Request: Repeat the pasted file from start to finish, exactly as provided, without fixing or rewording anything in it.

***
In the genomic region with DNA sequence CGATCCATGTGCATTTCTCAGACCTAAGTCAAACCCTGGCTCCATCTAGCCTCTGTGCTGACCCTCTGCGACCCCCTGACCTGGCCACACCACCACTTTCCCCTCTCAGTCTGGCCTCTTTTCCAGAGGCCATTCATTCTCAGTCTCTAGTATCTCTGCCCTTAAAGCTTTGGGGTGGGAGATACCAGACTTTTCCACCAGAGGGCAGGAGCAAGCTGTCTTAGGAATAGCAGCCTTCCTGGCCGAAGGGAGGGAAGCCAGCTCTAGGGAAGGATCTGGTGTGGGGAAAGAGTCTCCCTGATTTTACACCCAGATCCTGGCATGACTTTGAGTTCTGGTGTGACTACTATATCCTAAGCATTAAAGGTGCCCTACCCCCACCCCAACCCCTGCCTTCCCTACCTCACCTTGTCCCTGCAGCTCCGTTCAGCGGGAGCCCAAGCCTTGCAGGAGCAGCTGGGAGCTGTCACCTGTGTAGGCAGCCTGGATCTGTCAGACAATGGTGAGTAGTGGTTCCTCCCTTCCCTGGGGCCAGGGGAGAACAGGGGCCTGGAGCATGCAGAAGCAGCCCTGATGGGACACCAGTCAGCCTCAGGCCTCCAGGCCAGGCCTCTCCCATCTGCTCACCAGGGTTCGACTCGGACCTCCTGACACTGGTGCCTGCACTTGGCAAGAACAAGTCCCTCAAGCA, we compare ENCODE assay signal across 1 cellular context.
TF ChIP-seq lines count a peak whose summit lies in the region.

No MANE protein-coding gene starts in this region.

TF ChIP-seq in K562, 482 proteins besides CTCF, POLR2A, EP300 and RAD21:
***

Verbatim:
In the genomic region with DNA sequence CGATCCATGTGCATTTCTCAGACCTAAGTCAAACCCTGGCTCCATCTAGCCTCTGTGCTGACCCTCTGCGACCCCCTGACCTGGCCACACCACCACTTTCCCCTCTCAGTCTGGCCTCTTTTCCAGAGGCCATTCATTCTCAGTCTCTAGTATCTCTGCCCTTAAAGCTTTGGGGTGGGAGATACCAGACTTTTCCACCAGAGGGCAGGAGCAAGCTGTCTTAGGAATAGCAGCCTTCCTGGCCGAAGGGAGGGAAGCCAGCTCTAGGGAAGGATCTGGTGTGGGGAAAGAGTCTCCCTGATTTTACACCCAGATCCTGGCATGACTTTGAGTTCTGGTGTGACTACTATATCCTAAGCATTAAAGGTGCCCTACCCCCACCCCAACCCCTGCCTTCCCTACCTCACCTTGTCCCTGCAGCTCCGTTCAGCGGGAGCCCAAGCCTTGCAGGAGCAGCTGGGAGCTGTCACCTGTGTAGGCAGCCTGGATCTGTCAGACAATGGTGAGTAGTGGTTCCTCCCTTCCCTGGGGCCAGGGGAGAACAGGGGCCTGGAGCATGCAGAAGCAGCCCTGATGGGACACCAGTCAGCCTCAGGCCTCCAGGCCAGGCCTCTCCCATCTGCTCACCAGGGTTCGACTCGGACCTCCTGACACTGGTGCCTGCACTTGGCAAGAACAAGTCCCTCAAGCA, we compare ENCODE assay signal across 1 cellular context.
TF ChIP-seq lines count a peak whose summit lies in the region.

No MANE protein-coding gene starts in this region.

TF ChIP-seq in K562, 482 proteins besides CTCF, POLR2A, EP300 and RAD21: